Sunday, July 25, 2010

Reading Scripture -- With and Without the Church

I recently finished An Introduction to New Testament Christology, by Fr. Raymond Brown. I don't read a lot of Bible scholarship (yeah, I know, it, but I picked up the book for $5 used and decided that I should read something of Fr. Brown's all the way through. He was known to me, vaguely, as one of the "bad guys" among 20th-century scripture scholars, the most prominent example within the Catholic intellectual establishment of a demythologizer in the Bultmann mold.

There is plenty in An Introduction to New Testament Christology to reinforce those initial impressions of mine. Fr. Brown engages in speculation on the historical authenticity of various passages in the Gospels, and applies form-criticism techniques to the question whether a particular statement of Jesus' represents ipsissima verba or is an insertion back into the Gospel of a later Christian community's understanding of Jesus' words. It's all impressively well-informed and intelligent, and I didn't find any of it especially  persuasive. And when, annotating Jesus' words in John 21:22, Fr. Brown suggests that "the Johannine author of chapter 21 employs casuistry to show that Jesus' promise [about the Beloved Disciple living  until the Second Coming] was not absolute," I think he crosses a line that mustn't be crossed in questioning the veracity of the Gospel record.

But none of that gets at the strongest impression I carried away from reading the book. Fr. Brown is a conscientious practitioner of the historical-critical method of scriptural exegesis, looking at exactly what the Bible text says and drawing whatever conclusions seem valid on the basis of that evidence. He does not argue (as a member of the Jesus Seminar would, for example) that the Bible text itself is the only evidence there can be. On the contrary, Fr. Brown is remarkably and refreshingly humble in defining the limits of his discipline. Here, for example, are two passages that I found impressive in their clarity, their honesty, and their Catholic orthodoxy. The first is Fr. Brown's summary of his position on whether the Gospels clearly depict a Jesus who was (1) all-knowing in keeping with his divinity, and (2) conscious of his own relationship to God the Father:

The issue of Jesus' self-awareness is not the same as the issue of how much knowledge he possessed. Above I have signalled extreme caution about the claim that Jesus knew all things (secular, religious, the future, etc.) -- a claim that runs against much scriptural evidence and (I note for Roman Catholics) in support of which there is no clearly binding church teaching. In reference to Jesus' awareness of  his own identity...the situation is different. There is not a word in the Gospels to indicate that at any stage of his life Jesus was not aware of a unique relationship to God; and although again there may not be a binding church definition that is absolutely clear, this issue is much closer to the heart of the Christian proclamation.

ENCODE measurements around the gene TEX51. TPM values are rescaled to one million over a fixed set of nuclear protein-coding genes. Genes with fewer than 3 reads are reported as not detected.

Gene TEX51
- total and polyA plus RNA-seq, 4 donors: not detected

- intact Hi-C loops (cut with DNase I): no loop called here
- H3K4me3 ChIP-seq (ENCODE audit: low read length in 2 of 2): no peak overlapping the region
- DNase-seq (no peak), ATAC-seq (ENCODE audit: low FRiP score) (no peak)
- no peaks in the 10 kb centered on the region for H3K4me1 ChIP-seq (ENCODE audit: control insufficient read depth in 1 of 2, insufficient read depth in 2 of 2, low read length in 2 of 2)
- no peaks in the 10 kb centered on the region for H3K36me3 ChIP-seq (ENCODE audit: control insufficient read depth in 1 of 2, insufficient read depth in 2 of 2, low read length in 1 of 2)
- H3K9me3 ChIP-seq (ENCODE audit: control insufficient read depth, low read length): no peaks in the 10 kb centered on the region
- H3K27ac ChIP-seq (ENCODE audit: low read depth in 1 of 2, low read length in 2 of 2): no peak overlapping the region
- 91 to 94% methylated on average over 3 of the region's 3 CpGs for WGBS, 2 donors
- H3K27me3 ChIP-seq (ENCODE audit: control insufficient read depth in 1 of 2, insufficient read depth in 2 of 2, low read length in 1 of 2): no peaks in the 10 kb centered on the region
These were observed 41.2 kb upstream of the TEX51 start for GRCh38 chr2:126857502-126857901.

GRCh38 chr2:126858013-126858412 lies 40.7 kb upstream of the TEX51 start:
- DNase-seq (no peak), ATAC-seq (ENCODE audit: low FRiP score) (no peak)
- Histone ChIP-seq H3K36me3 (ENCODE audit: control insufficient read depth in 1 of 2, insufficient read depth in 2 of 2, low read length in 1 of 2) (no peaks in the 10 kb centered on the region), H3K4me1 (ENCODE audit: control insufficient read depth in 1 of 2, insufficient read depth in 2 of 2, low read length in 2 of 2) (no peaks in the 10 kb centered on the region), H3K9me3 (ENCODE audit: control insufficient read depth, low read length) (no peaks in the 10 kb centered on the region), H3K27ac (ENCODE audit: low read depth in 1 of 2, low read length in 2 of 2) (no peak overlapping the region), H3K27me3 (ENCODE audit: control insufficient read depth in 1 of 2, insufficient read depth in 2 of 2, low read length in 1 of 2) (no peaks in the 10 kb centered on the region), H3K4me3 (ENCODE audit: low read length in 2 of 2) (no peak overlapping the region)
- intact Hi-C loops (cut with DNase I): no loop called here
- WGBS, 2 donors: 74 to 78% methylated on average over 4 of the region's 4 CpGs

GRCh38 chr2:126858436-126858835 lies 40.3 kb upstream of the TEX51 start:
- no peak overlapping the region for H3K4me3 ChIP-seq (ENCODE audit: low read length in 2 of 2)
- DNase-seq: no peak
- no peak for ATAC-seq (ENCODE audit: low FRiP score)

Fr. Brown's answers in this passage raised the further question of their compatibility with one particular Church pronouncement on Jesus' self-knowledge. Pope St. Pius X, in his condemnation of Modernism, identified as error the proposition that "Christ did not always possess the consciousness of his Messianic dignity." Fr. Brown points out that first-century Jews seem to have held widely variant understandings of what the Messiah was to be and that, for this reason, Jesus himself showed some ambivalence in proclaiming or acknowledging himself as the Messiah. To clear up this point -- and specifically to square his own reading of the Gospels with St. Pius X's definitive teaching on the subject -- Fr. Brown continues:

The present discussion of Jesus' attitude toward messianic terminology is perfectly consonant with faith in Jesus' divinity. If I had to phrase a common modern position with an eye on Pius X's statement, I would say that the Gospels always show Jesus conscious of his dignity (which involved a unique relationship to God); they are not clear as to whether he regarded "Messiah," in the sense understood by his contemporaries, adequate to express that dignity.

Here we have a prominent 20th-century Catholic exegete being true to his own understanding of the Gospel texts and simultaneously taking pains to demonstrate that that understanding is solidly within the bounds of (1) specific magisterial teaching and (2) the broader constant tradition of the Church ("the heart of the Christian proclamation," as Fr. Brown puts it). To my unschooled layman's mind, that's a very reassuring example of what Catholic scripture scholarship should be.